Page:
Bovine red blood cell ghost cholinesterase as a monitoring standard.
Arrieta-D; Ramirez-A; DePeters-E; Bosworth-D; Wilson-BW
Bull Environ Contam Toxicol 2003 Sep; 71(3):447-452
We conducted a comparison test at the request of the EP A with several clinical laboratories on blood ChE of rats exposed to various levels of an organophosphate pesticide (Wilson et al, 1996); we found that the conduct of the assay introduced inaccuracies into the clinical laboratory procedures. For example, not correcting for a transient thiol oxidase activity present in rodent red blood cells (RBC) introduced an indeterminate error in the results. Subsequently, while working with California state agencies and clinical laboratories licensed to monitor farm worker blood ChEs, we found conditions of a commonly used version of the Ellman assay (formerly Boehringer-Mannheim kit, Catalog No. 450035, Boehringer Mannheim Corporation, Indianapolis, IN) decreased the activity of the assay by approximately 40 percent (Wilson et a!. 1997). In a comparison project with several clinical laboratories, only two of nine that participated achieved satisfactory results assaying ChE in human blood (Wilson et al. 2002). These findings led to a change in the California state regulations requiring ChE assays be convertible to values obtained from an optimized Ellman assay (Wilson et al. 2002). As part of a project to help standardize and optimize ChE assays for clinical laboratories, we developed a RBC ghost AChE standard using cows. This brief report describes the RBC ghosts and their enzymatic properties.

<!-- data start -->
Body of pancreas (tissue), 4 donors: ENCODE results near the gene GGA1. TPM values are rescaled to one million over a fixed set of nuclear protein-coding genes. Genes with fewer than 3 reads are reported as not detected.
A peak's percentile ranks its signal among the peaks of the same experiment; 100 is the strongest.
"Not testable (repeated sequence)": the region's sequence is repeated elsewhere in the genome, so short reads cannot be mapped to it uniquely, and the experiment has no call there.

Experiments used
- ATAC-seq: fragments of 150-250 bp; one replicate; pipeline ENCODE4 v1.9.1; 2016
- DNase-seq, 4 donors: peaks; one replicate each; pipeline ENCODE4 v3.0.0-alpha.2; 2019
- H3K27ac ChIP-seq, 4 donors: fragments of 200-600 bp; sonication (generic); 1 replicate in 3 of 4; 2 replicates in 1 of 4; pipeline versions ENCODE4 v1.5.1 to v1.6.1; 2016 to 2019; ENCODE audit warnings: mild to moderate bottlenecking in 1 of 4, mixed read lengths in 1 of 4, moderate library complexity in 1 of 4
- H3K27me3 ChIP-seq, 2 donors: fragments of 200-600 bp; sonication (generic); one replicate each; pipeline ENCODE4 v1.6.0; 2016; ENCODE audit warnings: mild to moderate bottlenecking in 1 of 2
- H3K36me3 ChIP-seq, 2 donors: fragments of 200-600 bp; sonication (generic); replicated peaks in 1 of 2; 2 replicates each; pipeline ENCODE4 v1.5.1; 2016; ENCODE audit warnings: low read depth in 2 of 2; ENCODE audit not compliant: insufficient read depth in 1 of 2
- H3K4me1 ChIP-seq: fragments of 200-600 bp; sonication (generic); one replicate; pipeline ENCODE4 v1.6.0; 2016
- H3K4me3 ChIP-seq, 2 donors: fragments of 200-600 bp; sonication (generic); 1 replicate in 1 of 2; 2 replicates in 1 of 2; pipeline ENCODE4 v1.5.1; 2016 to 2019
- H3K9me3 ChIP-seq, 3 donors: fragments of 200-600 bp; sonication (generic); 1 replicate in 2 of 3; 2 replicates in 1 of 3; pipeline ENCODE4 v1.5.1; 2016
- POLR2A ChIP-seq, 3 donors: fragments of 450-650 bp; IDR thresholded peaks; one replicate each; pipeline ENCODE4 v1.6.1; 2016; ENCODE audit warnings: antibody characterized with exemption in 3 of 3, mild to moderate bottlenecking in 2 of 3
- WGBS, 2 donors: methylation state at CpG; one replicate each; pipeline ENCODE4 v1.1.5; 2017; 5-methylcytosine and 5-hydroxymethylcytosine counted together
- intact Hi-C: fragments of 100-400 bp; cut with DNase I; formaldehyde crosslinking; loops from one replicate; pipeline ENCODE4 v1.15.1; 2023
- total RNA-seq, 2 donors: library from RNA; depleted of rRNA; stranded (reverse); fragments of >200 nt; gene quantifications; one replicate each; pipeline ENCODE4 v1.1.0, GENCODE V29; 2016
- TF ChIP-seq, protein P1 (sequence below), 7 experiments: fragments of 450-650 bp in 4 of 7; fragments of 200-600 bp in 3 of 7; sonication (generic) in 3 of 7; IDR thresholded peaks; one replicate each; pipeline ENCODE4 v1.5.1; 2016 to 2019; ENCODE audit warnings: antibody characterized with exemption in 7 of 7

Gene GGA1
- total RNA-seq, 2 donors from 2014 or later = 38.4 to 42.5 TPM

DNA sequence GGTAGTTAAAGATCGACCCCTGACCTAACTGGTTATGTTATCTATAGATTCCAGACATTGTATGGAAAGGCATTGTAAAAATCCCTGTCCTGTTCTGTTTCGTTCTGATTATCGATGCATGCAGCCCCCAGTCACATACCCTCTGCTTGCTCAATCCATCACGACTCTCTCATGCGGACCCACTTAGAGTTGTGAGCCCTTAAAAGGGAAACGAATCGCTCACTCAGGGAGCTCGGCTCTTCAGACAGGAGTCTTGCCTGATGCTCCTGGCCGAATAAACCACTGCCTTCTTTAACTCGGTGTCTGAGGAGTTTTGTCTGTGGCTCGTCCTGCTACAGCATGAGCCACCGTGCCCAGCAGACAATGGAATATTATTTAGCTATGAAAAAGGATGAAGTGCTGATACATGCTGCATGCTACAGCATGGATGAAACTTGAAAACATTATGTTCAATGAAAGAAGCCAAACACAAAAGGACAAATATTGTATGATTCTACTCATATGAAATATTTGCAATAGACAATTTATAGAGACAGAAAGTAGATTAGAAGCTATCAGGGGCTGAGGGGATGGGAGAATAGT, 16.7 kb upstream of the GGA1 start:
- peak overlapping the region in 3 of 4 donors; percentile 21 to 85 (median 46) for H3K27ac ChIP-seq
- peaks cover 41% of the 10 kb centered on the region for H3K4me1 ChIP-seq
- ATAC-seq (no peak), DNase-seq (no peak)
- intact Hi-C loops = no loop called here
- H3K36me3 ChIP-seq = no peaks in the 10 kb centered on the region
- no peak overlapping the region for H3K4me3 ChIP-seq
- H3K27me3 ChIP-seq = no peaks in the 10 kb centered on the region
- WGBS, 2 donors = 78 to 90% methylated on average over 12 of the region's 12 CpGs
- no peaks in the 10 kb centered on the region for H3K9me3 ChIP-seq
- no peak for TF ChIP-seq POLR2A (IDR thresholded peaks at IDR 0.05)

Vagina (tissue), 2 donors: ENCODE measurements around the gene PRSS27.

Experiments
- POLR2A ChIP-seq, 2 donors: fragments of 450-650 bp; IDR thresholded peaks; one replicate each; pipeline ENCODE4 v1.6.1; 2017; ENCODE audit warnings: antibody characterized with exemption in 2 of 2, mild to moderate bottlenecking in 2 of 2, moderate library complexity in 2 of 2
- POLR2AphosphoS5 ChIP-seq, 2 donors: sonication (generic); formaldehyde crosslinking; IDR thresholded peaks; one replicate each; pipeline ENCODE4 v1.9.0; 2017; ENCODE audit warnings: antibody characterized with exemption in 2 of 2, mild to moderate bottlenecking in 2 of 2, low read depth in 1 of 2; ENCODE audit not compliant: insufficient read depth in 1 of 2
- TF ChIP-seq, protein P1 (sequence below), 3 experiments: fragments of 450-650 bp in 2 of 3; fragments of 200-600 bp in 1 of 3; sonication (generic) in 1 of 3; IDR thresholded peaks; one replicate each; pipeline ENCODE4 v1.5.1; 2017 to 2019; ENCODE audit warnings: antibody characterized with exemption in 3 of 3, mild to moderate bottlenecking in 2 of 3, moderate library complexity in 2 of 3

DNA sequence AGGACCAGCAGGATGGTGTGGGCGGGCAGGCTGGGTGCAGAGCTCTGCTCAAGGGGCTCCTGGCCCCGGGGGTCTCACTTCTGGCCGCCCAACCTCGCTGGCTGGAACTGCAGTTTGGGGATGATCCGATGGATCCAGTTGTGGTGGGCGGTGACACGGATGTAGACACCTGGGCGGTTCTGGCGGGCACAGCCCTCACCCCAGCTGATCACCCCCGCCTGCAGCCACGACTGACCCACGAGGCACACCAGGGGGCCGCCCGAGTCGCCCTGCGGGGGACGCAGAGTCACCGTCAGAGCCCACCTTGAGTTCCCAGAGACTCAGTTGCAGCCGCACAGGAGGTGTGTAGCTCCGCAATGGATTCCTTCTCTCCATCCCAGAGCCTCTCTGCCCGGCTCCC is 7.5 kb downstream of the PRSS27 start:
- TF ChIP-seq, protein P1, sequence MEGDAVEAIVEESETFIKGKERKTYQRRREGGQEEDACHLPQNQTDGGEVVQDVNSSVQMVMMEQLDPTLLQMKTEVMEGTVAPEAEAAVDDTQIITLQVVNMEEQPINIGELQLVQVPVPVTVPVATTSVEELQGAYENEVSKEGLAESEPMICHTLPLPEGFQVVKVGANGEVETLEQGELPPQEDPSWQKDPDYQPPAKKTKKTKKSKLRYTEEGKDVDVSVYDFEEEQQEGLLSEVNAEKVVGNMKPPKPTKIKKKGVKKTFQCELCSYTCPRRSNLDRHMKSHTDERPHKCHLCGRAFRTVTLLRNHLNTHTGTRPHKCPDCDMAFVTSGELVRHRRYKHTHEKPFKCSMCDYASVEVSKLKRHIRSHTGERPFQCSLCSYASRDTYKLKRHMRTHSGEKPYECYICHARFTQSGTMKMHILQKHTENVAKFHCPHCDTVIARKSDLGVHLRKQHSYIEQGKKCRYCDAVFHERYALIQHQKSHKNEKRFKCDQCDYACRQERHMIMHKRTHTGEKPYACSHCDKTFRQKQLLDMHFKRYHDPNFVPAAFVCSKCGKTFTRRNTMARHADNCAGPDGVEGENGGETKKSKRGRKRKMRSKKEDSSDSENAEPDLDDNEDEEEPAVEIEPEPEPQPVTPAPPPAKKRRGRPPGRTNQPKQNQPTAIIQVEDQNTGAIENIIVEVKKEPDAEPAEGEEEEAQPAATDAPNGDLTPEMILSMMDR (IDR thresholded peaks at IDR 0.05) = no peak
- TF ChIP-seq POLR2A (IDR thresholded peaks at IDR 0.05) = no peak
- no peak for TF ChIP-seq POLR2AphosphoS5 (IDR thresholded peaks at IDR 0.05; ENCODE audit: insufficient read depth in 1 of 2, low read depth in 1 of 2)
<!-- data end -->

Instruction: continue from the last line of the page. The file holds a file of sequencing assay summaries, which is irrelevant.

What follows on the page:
Cholinesterase-inhibitors; Monitoring-systems; Blood-analysis; Agricultural-workers; Agriculture; Pesticides; Hazards; Biomarkers; Bioassays; Laboratory-animals; Enzyme-activity; Enzymatic-effects
D. Arrieta, Department of Environmental Toxicology, University of California, Davis, CA 95616, USA
Bulletin of Environmental Contamination and Toxicology
University of California - Davis